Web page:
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It seems all the Internet campaigns are having some effect after all. First came word that the House of Representatives is delaying a vote on the controversial Stop Online Piracy Act (SOPA) until there is consensus on the bill, reports the Hill. That came even as lawmakers appeared to be willing to bend a little on the bill’s initial provisions. Many technology giants, including Google and Facebook, have spoken up against SOPA and the Protect Intellectual Property Act (PIPA) because they say it would infringe freedom of speech and limit innovation.
In a further sign that the Internet voices had been heard, the White House issued a statement on Saturday expressing wide-ranging concern about online piracy legislation in general. In a blog post, three administration officials said the White House is against any effort that would make it easier to increase censorship and harm legitimate businesses. "Any effort to combat online piracy must guard against the risk of online censorship of lawful activity and must not inhibit innovation by our dynamic businesses large and small," said the officials.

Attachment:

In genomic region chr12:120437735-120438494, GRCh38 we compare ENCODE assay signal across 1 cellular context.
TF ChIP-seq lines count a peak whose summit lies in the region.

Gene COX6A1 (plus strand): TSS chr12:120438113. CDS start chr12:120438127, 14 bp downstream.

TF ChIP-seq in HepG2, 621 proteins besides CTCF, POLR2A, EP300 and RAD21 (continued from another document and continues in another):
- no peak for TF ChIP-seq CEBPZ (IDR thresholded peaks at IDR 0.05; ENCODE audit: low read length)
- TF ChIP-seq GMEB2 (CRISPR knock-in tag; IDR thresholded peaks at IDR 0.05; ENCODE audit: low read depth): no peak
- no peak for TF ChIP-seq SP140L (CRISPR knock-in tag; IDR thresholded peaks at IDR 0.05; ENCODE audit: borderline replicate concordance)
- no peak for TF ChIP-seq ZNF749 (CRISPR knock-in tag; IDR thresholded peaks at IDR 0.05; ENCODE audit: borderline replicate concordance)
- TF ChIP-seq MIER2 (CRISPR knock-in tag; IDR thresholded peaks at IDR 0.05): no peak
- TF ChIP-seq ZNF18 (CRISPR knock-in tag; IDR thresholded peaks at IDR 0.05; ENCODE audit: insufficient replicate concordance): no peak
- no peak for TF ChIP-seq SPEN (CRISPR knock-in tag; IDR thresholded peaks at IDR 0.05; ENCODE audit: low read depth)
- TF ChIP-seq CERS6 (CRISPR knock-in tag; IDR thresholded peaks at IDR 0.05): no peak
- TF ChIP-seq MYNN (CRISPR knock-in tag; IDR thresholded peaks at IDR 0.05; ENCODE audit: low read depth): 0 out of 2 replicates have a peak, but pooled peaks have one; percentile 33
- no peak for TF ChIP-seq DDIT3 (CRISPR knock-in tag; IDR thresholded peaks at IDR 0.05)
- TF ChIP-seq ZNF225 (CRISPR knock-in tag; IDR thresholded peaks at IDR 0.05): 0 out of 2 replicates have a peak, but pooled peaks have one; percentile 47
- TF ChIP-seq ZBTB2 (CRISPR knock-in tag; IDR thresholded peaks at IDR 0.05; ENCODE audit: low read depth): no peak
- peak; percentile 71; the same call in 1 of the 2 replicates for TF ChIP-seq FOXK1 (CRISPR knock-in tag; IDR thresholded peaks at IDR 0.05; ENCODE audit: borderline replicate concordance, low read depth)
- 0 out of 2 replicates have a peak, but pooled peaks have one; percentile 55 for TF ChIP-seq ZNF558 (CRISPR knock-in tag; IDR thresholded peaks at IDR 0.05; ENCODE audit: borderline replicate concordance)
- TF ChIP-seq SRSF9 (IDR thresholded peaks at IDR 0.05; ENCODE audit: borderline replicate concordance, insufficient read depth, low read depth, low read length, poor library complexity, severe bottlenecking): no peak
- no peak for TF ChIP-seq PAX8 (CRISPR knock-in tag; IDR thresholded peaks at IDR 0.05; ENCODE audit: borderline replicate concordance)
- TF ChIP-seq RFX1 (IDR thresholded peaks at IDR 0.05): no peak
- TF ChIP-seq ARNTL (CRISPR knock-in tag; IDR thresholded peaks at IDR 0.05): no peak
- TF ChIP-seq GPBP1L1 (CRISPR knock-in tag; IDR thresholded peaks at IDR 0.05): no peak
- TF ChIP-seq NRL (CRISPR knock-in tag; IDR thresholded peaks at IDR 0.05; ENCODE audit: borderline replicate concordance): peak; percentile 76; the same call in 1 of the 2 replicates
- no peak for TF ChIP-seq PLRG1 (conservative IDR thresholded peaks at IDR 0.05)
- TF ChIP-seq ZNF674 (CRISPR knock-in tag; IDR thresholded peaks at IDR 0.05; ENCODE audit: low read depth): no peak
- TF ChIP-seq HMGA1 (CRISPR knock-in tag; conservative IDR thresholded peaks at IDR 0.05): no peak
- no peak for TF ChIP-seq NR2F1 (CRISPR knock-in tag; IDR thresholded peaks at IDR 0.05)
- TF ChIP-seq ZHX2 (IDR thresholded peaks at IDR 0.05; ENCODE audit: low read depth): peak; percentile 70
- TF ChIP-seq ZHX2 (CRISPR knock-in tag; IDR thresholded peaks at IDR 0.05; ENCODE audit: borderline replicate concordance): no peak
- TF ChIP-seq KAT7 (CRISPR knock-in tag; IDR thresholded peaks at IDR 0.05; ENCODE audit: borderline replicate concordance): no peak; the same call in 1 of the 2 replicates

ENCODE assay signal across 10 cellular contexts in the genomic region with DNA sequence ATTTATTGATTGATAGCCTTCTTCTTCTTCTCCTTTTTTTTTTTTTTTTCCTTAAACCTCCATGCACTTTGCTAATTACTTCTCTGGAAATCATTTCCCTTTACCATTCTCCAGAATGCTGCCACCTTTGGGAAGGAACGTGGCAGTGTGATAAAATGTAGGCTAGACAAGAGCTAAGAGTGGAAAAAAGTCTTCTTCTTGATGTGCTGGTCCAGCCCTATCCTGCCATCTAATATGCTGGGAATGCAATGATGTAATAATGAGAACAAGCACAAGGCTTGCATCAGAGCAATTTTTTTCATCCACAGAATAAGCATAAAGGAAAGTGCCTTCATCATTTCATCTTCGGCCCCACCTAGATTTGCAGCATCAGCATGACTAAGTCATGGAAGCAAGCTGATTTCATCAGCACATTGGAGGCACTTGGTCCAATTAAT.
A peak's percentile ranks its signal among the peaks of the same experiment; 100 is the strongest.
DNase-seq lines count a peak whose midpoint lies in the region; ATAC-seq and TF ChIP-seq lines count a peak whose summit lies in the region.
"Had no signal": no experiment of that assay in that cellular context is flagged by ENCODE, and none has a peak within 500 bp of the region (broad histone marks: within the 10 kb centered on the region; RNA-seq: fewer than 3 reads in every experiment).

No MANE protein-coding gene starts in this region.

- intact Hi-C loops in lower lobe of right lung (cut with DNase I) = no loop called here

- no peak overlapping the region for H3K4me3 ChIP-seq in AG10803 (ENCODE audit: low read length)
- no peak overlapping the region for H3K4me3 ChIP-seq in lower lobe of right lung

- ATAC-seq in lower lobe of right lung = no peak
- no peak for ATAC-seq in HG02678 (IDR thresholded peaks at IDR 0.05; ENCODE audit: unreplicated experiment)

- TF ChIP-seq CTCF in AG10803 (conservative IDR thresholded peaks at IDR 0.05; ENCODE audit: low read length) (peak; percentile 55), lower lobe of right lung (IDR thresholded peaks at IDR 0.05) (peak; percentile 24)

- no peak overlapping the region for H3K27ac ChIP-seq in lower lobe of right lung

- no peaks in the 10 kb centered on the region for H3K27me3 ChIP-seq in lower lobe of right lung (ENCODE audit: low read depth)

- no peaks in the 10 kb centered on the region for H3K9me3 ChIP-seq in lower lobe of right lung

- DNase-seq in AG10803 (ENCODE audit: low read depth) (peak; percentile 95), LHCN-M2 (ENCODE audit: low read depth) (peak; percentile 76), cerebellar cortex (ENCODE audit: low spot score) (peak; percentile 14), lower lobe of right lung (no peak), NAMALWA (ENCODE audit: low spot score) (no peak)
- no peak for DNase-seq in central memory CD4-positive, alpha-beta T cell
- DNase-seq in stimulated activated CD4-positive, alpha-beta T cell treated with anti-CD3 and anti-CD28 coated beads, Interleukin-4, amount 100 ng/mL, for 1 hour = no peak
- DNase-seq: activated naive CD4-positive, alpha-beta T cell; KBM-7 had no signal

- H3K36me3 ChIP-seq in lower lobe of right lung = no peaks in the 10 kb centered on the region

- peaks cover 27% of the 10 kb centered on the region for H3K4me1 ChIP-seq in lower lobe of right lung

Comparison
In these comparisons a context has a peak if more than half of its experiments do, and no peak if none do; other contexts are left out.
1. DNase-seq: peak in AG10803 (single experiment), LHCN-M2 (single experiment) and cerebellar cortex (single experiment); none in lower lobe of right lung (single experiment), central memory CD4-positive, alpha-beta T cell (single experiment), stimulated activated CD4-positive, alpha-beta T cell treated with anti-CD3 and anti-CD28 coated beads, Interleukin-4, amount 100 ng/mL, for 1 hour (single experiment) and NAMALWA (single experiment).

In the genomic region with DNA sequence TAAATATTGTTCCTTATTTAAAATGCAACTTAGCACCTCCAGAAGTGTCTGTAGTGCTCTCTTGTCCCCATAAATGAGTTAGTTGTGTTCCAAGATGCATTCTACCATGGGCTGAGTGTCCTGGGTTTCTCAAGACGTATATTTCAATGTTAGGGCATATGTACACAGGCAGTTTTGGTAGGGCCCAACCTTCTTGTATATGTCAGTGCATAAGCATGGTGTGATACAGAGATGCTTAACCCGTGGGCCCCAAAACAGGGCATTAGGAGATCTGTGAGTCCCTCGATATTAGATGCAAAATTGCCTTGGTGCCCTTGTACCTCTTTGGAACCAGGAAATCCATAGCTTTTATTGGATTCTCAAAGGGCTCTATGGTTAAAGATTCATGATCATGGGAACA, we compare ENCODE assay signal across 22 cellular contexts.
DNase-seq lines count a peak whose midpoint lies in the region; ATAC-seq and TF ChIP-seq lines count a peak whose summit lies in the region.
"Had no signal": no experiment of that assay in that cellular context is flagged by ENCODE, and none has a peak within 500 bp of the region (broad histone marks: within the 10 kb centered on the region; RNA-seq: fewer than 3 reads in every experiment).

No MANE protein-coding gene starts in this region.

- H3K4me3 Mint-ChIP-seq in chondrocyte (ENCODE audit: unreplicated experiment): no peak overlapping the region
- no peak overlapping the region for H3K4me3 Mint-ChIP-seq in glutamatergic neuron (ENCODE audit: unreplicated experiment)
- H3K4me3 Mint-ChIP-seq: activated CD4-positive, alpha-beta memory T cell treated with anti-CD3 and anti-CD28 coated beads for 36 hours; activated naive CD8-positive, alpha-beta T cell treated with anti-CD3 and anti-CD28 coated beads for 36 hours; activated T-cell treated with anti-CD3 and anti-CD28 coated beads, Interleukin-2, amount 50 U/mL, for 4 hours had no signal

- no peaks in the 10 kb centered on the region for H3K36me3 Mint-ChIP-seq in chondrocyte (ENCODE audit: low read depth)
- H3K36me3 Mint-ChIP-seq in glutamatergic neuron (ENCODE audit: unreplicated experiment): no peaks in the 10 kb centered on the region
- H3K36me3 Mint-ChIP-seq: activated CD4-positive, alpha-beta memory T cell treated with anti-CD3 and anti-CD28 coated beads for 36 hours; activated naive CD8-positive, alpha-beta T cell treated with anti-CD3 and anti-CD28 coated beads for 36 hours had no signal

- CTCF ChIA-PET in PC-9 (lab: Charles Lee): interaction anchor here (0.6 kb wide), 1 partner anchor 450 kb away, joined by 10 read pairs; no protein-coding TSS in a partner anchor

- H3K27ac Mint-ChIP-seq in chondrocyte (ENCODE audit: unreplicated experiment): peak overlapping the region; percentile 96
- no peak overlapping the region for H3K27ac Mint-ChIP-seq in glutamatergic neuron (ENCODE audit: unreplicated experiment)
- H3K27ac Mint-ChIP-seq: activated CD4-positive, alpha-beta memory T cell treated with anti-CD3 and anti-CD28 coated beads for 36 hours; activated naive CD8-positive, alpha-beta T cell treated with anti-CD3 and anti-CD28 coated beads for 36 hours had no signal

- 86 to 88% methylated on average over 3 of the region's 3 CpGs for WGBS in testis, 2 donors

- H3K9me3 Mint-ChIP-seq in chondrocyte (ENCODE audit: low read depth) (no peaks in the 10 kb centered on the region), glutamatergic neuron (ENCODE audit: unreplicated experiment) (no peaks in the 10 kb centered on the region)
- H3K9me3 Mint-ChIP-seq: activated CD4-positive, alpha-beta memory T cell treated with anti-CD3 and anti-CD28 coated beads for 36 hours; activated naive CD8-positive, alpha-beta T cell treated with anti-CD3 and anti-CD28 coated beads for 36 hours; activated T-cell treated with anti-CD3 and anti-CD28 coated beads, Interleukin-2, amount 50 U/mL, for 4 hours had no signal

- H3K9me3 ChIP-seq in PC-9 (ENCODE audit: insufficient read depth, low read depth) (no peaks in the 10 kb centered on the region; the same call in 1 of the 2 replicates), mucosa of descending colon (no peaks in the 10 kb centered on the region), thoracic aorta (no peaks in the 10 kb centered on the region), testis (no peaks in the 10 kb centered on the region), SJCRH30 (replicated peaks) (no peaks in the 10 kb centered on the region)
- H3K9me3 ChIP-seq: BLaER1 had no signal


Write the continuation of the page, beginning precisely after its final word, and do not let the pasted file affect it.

Many have interpreted the blog post as the White House “slamming SOPA and its counterpart in the Senate, the Protect IP Act,” as Forbes’ Andy Greenberg writes. But Politico sees things slightly differently, noting the blog post never actually states whether the president would support any of the two bills making their way through Congress. Politico says the White House is clearly trying to “walk a thin line” because the president has high-profile supporters in both Hollywood and Silicon Valley, two groups that have very different views on the bills. Reuters also points out that the statement didn’t actually make clear whether Obama would veto the legislation.
Still, it’s difficult to see how the administration’s “unusually blunt statement,” as the Los Angeles Times puts it, doesn’t represent a “setback for the major Hollywood studios and unions that have been mounting a lobbying campaign in support of the bills.” Still, this is not the time for opponents of the bills to claim victory, notes JD Rucker in Fast Company. Opponents of the bills should not be satisfied with simple dialing down of their provisions, but rather they should continue their campaigns until the legislation is thrown out, notes Rucker. "These bills need to be killed altogether," said the intellectual property director for the Electronic Frontier Foundation. “Our view all along has been they are not fixable.”